Not surprisingly, what Zahoorul Akhlaq and Salahuddin Mian taught their students was not detached from their art. Both created images – canvases, drawings, mixed media pieces, sculptures, ceramics –with profound meanings. Their surfaces had layers of sensuous and painterly marks. When you see an oil or acrylic on canvas by Akhlaq or a stoneware by Mian, you recognise a great affinity in the way they approached their material, colour, texture and the sensation and content generated through those. The first and foremost response of a viewer seeing a painting by Akhlaq or a pot by Mian is the temptation to touch it. However, as hands are not allowed as a tool of art appreciation, eyes assume that role. The sight grazes and gathers the subtle variations in thickness and application of paint/ glaze/ clay – as recorded through the direction of hand/ brush.
The two artists lived in the pre-internet age. As such, neither of them was able to keep abreast of the latest work of their contemporaries in other parts of world. Nor were their works widely circulated in their life time. Nevertheless, both were extremely inquisitive: interested in and aware of what was created, not only by other visual artists, but also writers, musicians, social scientists and cultural theorists. I recall Professor Akhlaq, my head of the department, coming to my studio one morning in 1986 and uttering just two words:”Borges died.” The novice had no idea what or who Borges was. Only later a translation of some of his works in Urdu introduced one to the Argentine author, and to recognise the teacher’s extraordinary and multi-faceted method of education, that went beyond matters of brush and paint.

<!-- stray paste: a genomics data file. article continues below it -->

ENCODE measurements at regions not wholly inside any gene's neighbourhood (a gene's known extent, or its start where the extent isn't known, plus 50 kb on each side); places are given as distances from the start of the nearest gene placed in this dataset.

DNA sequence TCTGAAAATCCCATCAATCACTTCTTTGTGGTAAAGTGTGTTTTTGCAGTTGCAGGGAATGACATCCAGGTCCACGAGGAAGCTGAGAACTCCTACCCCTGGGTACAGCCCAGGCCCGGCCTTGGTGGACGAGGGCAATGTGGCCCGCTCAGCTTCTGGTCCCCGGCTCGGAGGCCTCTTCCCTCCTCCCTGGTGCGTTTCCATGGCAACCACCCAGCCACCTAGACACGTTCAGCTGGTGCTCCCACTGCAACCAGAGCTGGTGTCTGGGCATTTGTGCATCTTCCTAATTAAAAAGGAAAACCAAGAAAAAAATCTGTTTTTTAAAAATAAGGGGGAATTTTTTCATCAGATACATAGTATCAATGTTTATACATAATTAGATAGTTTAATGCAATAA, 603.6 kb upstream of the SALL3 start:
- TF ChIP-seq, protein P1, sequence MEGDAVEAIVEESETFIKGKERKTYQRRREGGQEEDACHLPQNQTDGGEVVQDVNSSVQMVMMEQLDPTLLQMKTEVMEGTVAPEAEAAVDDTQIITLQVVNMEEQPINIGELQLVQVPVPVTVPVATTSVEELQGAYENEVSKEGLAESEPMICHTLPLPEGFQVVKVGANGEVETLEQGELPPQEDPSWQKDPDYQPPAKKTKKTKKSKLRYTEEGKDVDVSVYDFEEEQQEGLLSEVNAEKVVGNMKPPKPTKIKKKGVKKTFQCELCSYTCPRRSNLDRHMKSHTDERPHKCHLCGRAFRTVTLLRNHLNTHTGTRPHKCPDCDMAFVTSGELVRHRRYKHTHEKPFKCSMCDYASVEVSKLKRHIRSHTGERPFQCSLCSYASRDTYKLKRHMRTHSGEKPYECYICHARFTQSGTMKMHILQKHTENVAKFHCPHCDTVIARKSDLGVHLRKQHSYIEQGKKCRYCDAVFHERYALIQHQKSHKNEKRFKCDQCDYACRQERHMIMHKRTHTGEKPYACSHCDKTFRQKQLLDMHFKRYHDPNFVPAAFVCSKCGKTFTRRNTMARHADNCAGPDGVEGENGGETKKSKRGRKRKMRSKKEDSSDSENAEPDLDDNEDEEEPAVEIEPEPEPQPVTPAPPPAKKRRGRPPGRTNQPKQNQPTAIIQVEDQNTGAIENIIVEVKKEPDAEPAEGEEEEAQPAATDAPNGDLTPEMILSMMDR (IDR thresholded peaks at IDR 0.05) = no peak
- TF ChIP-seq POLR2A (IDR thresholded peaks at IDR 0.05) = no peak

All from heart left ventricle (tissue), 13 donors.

Likewise, Salahuddin Mian used to astonish his colleagues by his thorough reading and research in art, literature and related sciences. Stuck in the niche of Ceramic Design Department, Mian managed to free himself from the category. Making a series of remarkable abstract paintings in enamel fired in a kiln, was one such attempt.
Today, many know of Akhlaq as a painter, and believe Mian to be a ceramicist; but the two class-fellows defied classification. Besides paintings, Zahoorul Akhlaq created sculptures, prints and public monuments. Salauddin Mian, besides making his exquisite ceramic pieces, produced sculptures, mixed media murals, maquettes for installations, and paper collages. His work, like his dress during the mid-nineties, was ahead of his time. No wonder, there was no immediate acceptance or appreciation for it.
Our problem with regard to Zahoorul Akhlaq or Salahuddin Mian is not about them; it is about us. Today, many art students may have heard of Akhlaq, and probably of Mian, but most are not familiar with the work of these two – incredible and largely invisible giants of Pakistani art. There is no public gallery or museum where one can see the art of Zahoorul Akhlaq or Salahuddin Mian (a few early acquisitions of Akhlaq’s work are displayed at the National Art Gallery of Pakistan in Islamabad). The two class fellows who posed in front of a camera some 60 years ago, now have a monograph each to their credit, but their contributions need more than an inaccessible book, perhaps a series of exhibitions at public venues, to remind people of their genius.
The writer is an art critic based in Lahore